|Matthew Henry's Concise Commentary|
6:6-16 Here are means for maintaining and keeping up religion in our hearts and houses. 1. Meditation. God's words must be laid up in our hearts, that our thoughts may be daily employed about them. 2. The religious education of children. Often repeat these things to them. Be careful and exact in teaching thy children. Teach these truths to all who are any way under thy care. 3. Pious discourse. Thou shalt talk of these things with due reverence and seriousness, for the benefit not only of thy children, but of thy servants, thy friends and companions. Take all occasions to discourse with those about thee, not of matters of doubtful disputation, but of the plain truths and laws of God, and the things that belong to our peace. 4. Frequent reading of the word. God appointed them to write sentences of the law upon their walls, and in scrolls of parchment to be worn about their wrists. This seems to have been binding in the letter of it to the Jews, as it is to us in the intent of it; which is, that we should by all means make the word of God familiar to us; that we may have it ready to use upon all occasions, to restrain us from sin, and direct us in duty. We must never be ashamed to own our religion, nor to own ourselves under its check and government. Here is a caution not to forget God in a day of prosperity and plenty. When they came easily by the gift, they would be apt to grow secure, and unmindful of the Giver. Therefore be careful, when thou liest safe and soft, lest thou forget the Lord. When the world smiles, we are apt to make court to it, and expect our happiness in it, and so we forget Him who is our only portion and rest. There is need of great care and caution at such a time. Then beware; being warned of your danger, stand upon your guard. Thou shalt not tempt the Lord thy God; neither by despairing of his power and goodness, while we keep in the way of our duty; nor by presuming upon it, when we turn aside out of that way.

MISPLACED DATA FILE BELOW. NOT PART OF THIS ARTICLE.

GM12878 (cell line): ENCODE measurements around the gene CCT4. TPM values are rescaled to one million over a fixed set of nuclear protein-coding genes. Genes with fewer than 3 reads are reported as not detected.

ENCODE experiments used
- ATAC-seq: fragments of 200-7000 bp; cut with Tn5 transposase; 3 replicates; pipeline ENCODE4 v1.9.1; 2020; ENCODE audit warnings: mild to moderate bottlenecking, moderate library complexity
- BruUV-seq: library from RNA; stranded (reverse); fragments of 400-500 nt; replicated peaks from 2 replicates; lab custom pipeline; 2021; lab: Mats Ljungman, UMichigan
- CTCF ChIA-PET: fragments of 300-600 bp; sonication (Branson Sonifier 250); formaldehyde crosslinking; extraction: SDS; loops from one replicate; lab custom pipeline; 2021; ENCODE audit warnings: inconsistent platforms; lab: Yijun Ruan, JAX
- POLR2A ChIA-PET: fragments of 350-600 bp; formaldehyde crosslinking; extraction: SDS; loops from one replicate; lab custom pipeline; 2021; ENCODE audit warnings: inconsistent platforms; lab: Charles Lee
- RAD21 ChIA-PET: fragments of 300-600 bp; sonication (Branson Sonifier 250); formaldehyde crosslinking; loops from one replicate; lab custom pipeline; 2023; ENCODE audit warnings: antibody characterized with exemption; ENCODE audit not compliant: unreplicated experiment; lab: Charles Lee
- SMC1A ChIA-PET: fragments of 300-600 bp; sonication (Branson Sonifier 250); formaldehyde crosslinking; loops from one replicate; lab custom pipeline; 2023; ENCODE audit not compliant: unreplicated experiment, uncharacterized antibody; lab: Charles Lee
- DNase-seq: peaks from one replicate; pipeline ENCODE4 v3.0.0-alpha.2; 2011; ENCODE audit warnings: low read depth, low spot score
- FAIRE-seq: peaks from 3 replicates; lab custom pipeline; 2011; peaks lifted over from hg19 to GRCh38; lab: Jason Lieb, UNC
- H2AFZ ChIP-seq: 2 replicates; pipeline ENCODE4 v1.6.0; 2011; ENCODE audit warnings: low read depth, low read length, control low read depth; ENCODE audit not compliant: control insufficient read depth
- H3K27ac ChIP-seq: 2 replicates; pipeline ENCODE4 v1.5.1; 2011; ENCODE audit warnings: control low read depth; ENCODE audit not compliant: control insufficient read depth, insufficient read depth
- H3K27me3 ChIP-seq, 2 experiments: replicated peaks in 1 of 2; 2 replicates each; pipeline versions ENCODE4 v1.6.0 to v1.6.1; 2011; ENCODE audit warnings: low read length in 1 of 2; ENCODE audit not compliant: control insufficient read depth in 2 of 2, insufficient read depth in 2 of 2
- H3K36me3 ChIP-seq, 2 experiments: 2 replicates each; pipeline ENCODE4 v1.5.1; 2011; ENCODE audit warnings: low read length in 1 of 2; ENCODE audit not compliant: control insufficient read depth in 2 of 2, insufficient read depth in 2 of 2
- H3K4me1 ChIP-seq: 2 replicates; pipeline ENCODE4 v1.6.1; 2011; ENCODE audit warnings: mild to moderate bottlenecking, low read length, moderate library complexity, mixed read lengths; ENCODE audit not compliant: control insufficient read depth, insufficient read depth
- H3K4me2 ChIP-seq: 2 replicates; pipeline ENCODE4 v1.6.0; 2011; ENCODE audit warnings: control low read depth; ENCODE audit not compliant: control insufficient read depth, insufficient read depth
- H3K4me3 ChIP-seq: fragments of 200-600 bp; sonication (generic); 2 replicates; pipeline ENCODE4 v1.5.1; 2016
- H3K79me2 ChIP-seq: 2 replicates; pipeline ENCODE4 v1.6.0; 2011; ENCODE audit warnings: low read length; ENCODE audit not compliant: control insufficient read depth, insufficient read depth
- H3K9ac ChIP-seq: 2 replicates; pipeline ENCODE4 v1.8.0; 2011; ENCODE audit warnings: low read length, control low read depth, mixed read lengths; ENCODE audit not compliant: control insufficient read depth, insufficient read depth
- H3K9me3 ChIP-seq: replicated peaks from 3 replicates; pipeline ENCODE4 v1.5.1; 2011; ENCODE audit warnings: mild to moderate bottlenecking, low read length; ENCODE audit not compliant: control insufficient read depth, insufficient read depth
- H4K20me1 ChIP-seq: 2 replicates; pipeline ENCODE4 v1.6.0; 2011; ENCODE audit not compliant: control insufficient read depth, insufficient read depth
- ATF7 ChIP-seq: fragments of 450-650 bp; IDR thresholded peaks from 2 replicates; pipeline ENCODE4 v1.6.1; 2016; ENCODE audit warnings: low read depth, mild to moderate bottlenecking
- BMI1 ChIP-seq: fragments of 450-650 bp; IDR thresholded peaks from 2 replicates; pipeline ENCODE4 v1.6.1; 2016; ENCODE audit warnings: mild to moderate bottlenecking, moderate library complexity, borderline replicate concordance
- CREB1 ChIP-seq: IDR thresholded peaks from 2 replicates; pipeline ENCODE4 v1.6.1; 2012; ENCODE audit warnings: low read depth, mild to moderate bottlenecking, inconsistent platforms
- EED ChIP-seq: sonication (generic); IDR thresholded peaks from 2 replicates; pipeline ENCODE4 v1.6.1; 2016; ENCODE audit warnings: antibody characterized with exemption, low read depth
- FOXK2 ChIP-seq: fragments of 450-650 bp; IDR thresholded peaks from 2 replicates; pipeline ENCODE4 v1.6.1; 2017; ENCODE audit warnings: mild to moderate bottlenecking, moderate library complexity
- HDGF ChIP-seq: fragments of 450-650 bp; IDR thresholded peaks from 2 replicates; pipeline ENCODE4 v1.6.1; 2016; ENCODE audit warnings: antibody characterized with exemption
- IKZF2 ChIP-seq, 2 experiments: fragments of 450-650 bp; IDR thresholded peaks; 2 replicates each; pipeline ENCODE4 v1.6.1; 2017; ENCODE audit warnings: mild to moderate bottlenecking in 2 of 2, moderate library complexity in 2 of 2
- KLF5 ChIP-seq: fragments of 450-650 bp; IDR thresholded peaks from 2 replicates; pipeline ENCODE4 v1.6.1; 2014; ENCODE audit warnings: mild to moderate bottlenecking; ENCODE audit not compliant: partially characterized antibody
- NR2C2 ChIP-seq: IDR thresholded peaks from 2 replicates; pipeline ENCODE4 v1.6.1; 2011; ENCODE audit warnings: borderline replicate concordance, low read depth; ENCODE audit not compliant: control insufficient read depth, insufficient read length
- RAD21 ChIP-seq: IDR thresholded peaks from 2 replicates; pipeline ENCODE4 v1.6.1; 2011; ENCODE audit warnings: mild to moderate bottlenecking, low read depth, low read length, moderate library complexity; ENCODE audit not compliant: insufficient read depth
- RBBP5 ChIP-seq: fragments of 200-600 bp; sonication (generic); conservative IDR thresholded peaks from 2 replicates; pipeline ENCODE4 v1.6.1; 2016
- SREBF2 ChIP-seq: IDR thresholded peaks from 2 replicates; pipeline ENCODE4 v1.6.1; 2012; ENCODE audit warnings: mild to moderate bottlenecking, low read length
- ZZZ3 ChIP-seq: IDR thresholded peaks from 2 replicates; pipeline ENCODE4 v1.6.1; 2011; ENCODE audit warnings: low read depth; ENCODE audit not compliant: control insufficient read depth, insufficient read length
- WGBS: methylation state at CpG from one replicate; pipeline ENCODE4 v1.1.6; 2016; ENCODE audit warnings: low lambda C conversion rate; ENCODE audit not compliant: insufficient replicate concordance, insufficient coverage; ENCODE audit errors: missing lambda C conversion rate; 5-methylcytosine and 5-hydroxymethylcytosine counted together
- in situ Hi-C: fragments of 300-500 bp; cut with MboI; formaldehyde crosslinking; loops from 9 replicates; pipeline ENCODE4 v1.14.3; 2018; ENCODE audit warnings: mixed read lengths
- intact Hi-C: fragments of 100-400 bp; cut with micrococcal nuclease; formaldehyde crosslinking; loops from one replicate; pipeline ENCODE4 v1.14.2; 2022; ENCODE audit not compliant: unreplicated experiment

Gill's Exposition of the Entire Bible
And thou shalt write them upon the posts of thine house, and on thy gates. To put them in mind of them when they went out and came in, that they might be careful to observe them; this the Jews take literally also, and write in a scroll of parchment this section with some passages; and, as the Targum of Jonathan here, fix them in three places, over against the bed chamber, upon the posts of the house, and on the gate at the right hand of it; and this is what they call the Mezuzah; and the account given of it is this. In a parchment prepared for the purpose, they write the words in Deuteronomy 6:4 and then roll up the parchment, and write on it "Shaddai"; and put it either into a cane (or reed), or else into a like hollow piece of wood, and so fasten it to the wall on the posts of the door at the right hand of entrance; and thus, as often as they go in and out, they make it a part of their devotion to touch this parchment, and kiss it (t).
(t) Buxtorf. Synag. Jud. c. 31. p. 582, &c. Leo Modena's History of the Rites and Customs of the Jews, par. 1. c. 2. p. 5, 6.
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